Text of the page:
The image is of Gougane Barra, a few miles from where I live in the southwest of Ireland, and it is also where many centuries ago monks went in secret to reflect on life. And similarly a listener of #SITN commented that I talk a lot about value creation on the guest mentor interviews and on the Monday Memos but where did I get this passion from?
Well I just want to amend that question a bit because before I answer the why about where my passion came from I’d prefer to answer for whom. Fundamentally business is about people, and helping people get something they want but don’t yet have. In effect it is closing that have-want gap, and to do that we need to understand people, connect with them, on a human level, which is actually, not only a really good way to help them feel good about our interaction together but at the same time it also helps ourselves feel pretty good about it too.
And so to the background and story of my route to having a passion for value creation. I didn’t take the traditional route to accountancy, when I left school my first full time job was in field sales, selling sugared water, namely Pepsi and for any British listeners Tango. Why? I felt I could do it and because sales was all I knew at the time, my earliest memories are of spending my weekends with my dad on the road who was a bread salesman, going to shops, restaurants, supermarkets, and then on my summers I used to help my uncles on my mum’s side who were also salespeople on the road. My first employers also gave me a company car which was pretty cool as an 18-year-old and with the commissions from hitting targets it could be quite a lucrative job. Other than my first month whilst figuring out the routes, commissions system and doing 18 field visits a day, I hit and exceeded all the targets they set of me.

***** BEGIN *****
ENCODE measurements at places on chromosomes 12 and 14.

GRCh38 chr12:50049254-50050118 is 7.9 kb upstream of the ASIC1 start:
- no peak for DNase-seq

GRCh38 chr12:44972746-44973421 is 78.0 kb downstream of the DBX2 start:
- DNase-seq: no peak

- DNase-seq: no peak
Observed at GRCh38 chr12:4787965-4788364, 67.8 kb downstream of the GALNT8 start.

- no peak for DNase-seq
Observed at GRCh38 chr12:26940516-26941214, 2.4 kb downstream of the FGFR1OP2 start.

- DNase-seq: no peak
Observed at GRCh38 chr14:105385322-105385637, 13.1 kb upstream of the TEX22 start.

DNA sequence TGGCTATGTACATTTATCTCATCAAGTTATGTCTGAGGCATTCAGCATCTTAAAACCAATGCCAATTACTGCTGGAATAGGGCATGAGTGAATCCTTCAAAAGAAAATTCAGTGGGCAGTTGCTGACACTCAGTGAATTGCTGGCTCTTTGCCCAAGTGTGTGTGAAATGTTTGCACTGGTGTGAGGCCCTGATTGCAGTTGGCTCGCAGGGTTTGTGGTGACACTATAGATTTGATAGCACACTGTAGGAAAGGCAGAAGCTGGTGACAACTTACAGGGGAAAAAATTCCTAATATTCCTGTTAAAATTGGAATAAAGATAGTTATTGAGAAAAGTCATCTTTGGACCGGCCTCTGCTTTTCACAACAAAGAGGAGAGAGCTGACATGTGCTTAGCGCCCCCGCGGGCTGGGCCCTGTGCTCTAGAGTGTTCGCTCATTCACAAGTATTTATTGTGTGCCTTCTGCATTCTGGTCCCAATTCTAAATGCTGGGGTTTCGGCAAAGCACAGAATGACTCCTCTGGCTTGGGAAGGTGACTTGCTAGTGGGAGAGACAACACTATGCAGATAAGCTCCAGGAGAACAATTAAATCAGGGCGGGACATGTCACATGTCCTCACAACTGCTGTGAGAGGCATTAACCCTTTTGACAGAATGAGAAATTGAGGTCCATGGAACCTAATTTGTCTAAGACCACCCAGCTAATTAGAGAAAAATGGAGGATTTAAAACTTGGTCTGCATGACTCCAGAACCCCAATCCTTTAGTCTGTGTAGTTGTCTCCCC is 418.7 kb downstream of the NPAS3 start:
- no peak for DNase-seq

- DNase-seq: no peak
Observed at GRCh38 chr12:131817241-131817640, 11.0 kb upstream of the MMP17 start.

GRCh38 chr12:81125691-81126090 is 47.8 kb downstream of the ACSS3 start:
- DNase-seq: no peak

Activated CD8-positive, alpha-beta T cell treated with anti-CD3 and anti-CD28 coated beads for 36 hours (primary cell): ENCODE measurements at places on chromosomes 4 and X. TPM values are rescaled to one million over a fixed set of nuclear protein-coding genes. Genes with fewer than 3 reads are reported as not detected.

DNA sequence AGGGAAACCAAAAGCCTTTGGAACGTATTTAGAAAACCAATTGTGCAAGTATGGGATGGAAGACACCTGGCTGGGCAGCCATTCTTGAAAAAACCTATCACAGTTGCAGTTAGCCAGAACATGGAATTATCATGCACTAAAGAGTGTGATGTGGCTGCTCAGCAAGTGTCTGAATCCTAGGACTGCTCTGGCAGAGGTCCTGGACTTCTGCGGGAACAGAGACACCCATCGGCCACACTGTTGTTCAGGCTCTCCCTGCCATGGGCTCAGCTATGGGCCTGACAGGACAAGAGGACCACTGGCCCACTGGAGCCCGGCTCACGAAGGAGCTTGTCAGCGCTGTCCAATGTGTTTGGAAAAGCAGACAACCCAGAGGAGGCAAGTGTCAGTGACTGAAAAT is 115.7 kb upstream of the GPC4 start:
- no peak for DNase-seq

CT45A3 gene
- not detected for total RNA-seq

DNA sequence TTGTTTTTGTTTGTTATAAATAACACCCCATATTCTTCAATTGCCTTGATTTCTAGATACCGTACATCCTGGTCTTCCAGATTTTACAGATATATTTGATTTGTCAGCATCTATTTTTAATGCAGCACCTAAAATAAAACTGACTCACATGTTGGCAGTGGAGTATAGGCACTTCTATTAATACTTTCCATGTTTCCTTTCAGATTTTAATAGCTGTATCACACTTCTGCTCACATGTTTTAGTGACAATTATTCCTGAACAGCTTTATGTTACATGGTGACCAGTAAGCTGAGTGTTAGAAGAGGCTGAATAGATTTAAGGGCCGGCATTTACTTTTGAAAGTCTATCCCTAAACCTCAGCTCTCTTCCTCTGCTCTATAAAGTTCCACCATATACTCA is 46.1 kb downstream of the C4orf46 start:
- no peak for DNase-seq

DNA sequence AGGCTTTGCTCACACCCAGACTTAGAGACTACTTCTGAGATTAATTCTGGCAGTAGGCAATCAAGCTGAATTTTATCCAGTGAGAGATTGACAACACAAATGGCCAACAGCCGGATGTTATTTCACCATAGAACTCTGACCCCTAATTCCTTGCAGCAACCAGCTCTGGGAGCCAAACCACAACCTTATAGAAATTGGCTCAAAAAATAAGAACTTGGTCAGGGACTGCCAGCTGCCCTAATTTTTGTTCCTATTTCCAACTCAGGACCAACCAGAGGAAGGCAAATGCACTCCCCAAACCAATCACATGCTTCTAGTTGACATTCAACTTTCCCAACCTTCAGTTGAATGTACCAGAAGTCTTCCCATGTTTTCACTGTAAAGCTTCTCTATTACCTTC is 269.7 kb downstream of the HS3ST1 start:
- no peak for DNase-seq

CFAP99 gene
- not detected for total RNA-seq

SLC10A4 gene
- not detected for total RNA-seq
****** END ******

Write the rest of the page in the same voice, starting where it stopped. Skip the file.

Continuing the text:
I was always told I was good with numbers and figuring out how to make the numbers work for customers, we used to get these sales cheat sheets but I used to rewrite them and do up my own ones with marker pens to show customers the potential margins and returns if they bought from me, my first ever bit of commercial finance scenario modelling.
And I also knew all the prices of my competitors’ products and where in the locality they could be purchased, so I used to openly share these with customers which they appreciated, since they knew I was sincere in wanting the best outcome from them. They also knew I looked after them and they looked after me, in fact little did I know it but we were both creating value for each other, as they used to recommend me to other accounts in their network, so creating new customers became easier.